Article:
Green River Blues
by Elsa Howell
I’ve been tied to the sleeping city on
this side of the river long enough for
my broken boughs to be splinted with iron and braced
with concrete. Sky high, rachis
swaying as the winds get colder. I eat
quietly in the back alley
alone like the other flies.
I’m predatory here
in the cattails, lurking like the ringneck
I crushed with a brick seven summers ago.
He sat in the grass waiting,
breathing dirt through his tongue and laughing. But snakes
can’t stand the cold.
I am an old woman named after
another old woman whose body had to cross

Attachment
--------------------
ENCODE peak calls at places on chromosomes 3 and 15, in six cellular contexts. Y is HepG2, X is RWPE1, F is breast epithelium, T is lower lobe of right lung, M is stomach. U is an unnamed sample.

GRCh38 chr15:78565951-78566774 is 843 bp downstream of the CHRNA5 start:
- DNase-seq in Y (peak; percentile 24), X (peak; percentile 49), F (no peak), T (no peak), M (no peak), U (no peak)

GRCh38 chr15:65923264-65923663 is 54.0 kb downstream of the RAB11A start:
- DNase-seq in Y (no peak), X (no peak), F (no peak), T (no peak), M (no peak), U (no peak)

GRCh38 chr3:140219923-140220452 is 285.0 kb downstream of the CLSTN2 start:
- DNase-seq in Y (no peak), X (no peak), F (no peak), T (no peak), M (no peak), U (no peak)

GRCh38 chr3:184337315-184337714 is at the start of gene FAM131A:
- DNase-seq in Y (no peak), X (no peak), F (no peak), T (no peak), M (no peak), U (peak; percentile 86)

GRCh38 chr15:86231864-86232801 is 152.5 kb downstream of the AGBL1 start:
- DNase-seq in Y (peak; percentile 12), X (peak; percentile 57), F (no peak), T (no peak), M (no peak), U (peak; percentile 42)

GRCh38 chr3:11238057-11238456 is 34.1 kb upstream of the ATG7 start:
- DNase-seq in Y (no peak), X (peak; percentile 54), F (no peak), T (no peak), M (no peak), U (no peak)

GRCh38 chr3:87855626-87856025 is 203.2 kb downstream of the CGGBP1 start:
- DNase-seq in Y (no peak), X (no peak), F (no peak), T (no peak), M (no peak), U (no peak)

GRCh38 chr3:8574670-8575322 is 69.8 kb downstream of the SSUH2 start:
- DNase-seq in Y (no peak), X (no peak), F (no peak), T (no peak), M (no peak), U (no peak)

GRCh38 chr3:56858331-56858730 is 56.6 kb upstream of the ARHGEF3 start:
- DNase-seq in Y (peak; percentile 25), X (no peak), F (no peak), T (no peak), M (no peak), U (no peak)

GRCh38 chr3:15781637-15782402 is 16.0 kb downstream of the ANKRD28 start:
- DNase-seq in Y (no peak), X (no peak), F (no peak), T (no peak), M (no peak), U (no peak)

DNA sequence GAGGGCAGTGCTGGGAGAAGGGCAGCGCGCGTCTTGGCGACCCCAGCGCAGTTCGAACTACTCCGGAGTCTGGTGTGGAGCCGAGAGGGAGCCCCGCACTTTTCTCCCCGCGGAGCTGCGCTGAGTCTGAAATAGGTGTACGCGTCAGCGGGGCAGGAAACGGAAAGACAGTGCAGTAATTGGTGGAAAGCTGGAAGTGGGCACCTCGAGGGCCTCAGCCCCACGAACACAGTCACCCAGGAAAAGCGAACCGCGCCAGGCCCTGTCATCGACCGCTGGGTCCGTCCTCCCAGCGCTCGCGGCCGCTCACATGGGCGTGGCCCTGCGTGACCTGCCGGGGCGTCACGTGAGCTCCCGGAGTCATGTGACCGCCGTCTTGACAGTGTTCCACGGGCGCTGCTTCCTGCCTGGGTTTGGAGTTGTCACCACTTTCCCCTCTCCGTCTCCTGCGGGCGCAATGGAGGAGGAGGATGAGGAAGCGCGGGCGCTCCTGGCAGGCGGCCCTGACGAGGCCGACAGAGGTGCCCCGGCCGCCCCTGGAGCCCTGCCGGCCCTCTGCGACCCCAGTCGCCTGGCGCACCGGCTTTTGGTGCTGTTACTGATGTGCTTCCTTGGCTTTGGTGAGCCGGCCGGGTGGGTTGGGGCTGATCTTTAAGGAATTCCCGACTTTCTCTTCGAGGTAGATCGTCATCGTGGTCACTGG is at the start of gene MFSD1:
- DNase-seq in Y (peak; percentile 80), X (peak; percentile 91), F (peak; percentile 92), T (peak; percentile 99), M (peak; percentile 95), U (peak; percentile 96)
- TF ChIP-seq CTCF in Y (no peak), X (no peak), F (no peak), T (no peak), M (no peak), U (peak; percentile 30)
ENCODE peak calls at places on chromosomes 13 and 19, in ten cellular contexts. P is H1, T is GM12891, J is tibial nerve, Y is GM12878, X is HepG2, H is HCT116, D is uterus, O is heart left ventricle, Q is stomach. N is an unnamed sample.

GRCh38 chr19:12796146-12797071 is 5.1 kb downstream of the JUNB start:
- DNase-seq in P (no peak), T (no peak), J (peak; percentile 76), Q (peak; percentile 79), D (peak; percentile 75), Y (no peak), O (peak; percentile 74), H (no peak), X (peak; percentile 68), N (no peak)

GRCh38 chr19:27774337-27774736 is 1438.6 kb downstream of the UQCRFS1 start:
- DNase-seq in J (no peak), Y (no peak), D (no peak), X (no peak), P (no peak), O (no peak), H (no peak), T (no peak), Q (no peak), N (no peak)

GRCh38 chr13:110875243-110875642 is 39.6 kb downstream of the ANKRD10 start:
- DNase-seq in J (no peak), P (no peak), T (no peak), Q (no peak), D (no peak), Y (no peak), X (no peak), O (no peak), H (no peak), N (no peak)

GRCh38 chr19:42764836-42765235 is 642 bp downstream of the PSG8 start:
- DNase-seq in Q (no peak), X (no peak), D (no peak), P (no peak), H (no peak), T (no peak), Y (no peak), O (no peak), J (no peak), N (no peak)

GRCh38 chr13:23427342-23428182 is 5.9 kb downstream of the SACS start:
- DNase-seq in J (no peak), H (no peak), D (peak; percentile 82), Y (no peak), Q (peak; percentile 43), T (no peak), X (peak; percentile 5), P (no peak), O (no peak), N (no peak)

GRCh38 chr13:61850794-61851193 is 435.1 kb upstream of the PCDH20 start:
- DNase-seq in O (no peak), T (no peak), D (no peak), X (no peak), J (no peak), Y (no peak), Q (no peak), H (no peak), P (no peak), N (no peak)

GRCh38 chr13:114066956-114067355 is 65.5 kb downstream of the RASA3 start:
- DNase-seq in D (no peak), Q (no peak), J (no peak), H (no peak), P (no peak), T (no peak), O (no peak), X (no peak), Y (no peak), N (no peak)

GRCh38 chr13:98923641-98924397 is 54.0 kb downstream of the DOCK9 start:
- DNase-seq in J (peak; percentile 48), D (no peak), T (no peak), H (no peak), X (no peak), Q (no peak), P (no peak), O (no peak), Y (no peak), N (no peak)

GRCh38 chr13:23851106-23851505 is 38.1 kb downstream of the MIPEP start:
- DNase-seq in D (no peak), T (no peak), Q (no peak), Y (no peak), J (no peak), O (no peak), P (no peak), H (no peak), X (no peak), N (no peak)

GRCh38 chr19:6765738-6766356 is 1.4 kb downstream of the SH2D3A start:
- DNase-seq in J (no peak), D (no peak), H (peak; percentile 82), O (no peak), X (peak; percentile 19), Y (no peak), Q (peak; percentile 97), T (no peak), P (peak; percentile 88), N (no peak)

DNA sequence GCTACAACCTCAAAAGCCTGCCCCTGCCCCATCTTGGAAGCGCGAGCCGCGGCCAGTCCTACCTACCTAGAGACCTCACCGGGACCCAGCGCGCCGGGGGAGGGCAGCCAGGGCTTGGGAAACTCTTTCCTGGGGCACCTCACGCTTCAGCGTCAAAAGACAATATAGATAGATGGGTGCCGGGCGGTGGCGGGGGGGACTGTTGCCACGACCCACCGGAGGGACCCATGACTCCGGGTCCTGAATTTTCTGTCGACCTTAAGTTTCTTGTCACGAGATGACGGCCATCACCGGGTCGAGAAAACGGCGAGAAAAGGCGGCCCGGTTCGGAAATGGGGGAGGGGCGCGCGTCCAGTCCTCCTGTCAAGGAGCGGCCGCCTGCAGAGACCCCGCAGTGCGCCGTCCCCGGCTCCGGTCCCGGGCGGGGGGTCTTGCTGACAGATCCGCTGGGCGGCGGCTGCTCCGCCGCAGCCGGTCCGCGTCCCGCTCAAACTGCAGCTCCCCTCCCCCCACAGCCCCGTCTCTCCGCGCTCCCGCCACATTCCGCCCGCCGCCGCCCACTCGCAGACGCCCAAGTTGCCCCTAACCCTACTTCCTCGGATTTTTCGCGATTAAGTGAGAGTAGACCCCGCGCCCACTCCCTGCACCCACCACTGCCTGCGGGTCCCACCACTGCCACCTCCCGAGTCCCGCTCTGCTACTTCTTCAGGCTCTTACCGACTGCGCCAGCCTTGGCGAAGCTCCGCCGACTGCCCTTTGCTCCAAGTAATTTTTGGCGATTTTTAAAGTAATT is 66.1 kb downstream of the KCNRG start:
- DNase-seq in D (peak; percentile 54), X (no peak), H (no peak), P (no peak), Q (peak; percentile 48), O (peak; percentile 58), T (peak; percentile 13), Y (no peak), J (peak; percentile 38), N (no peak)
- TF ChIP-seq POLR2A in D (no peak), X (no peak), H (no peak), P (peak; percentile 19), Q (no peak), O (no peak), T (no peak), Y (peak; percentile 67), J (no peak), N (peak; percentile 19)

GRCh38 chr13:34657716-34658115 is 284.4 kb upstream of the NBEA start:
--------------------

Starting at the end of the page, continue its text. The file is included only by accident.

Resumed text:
the green river alone.
If I could go home now, I'd wrap
my grapevine arms around her gumtree hips
and tell her we all cross green rivers somehow.
Crossing them a second time is the hard part.
The old billy goat in my backyard told me once
that the Devil asks you nine questions before you can cross the green river
a second time.
I part the grass and
the bruised clouds searching for his answers, but
I can’t find them.
I find only snakes, black
and copper, frozen, sleeping,
too cold to do anything but whisper
good men die too.
The city and the green river take what answers I do have and toss them
playfully to the wind. They whip at my cheeks like strands of
lemon hair as my skin collects silt loam.
I am granite on this side of the river.
I am a child on the other.